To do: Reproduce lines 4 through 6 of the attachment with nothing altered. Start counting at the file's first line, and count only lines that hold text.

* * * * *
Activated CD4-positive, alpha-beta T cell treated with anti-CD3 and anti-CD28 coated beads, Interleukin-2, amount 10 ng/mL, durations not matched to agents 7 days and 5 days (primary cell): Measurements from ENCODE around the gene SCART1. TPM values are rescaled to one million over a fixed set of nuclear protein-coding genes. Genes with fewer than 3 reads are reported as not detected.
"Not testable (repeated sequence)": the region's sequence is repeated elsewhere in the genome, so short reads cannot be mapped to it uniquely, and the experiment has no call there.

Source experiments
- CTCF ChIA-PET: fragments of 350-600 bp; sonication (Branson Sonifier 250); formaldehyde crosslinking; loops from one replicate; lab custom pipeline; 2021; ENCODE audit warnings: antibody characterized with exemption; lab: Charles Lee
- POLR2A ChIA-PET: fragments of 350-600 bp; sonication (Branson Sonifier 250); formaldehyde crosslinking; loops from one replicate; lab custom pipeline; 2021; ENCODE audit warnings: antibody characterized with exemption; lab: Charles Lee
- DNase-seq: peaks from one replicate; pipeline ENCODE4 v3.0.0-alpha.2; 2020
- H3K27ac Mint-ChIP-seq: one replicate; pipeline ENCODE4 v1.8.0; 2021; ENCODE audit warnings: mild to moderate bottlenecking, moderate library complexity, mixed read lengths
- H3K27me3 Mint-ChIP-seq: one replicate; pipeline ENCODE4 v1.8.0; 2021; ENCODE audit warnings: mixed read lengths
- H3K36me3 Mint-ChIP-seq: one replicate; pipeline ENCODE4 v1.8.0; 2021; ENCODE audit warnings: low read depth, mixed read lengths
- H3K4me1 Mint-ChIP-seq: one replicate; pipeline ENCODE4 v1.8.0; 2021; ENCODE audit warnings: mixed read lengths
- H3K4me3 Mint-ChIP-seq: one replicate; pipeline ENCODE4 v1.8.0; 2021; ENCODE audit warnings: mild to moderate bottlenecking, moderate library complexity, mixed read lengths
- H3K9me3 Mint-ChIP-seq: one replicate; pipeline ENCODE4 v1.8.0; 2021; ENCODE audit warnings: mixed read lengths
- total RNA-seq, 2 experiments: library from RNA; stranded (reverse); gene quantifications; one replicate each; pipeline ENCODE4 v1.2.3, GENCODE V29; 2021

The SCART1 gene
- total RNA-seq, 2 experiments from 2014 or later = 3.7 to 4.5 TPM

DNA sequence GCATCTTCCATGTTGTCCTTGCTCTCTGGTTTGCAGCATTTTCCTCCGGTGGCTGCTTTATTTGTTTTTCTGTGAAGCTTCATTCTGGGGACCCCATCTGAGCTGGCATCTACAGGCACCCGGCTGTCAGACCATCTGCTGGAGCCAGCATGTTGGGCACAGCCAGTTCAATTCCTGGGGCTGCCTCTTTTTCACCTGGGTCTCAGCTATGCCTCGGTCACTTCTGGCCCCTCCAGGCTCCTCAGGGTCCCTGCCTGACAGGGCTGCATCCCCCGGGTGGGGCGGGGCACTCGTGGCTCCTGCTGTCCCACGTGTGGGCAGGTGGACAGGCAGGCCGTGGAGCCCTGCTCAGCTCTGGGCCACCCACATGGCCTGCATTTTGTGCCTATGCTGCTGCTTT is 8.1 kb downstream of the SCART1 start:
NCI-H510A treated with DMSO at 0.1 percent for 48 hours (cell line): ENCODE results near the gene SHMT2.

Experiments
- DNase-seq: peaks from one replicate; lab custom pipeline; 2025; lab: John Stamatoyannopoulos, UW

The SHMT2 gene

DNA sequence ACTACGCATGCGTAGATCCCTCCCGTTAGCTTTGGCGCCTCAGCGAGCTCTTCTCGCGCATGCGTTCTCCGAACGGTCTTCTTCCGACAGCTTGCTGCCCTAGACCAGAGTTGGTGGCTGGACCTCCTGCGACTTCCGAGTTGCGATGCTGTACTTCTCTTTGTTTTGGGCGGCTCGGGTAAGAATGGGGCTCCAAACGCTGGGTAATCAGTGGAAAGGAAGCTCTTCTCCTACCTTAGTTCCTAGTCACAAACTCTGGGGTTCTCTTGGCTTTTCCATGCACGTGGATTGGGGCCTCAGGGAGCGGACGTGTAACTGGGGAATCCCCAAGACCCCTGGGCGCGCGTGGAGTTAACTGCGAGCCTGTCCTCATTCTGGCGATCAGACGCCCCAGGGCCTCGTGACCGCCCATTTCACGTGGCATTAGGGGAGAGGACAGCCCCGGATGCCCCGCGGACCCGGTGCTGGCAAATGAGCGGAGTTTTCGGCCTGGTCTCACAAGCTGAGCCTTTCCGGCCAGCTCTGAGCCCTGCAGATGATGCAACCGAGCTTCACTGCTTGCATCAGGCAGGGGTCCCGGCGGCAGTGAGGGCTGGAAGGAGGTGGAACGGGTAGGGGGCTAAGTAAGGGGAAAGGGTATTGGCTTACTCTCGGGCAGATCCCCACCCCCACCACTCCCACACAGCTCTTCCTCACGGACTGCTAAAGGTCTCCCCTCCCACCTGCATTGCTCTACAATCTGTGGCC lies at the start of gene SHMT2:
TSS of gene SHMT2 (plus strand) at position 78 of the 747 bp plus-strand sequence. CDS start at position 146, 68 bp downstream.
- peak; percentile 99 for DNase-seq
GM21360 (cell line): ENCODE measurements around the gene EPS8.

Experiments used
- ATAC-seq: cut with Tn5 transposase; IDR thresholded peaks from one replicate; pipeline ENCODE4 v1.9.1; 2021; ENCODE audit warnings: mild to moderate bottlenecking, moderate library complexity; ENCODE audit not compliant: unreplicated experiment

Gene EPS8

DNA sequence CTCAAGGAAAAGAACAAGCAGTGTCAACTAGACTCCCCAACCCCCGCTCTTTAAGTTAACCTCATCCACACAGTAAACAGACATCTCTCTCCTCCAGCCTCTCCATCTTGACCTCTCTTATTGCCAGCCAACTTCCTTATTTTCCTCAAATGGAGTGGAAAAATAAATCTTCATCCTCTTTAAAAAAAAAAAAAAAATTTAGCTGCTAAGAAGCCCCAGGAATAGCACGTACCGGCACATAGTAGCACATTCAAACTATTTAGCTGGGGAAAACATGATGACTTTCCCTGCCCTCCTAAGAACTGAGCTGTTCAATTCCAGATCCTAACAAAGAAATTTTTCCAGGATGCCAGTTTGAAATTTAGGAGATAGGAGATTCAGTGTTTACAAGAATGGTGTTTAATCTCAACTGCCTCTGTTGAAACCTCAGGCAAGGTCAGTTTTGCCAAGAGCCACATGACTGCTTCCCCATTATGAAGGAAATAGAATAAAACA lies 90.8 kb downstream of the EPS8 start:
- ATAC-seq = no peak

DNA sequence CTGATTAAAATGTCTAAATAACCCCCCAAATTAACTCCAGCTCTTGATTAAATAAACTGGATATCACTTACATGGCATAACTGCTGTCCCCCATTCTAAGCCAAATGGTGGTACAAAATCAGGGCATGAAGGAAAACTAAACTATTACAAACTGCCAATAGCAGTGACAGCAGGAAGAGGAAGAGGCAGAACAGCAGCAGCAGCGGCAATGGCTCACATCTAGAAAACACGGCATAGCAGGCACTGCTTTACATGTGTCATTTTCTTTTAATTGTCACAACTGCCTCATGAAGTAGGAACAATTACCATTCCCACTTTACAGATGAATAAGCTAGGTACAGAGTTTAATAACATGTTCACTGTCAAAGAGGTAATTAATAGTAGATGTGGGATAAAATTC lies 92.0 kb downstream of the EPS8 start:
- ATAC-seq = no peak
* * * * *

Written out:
- CTCF ChIA-PET: fragments of 350-600 bp; sonication (Branson Sonifier 250); formaldehyde crosslinking; loops from one replicate; lab custom pipeline; 2021; ENCODE audit warnings: antibody characterized with exemption; lab: Charles Lee
- POLR2A ChIA-PET: fragments of 350-600 bp; sonication (Branson Sonifier 250); formaldehyde crosslinking; loops from one replicate; lab custom pipeline; 2021; ENCODE audit warnings: antibody characterized with exemption; lab: Charles Lee
- DNase-seq: peaks from one replicate; pipeline ENCODE4 v3.0.0-alpha.2; 2020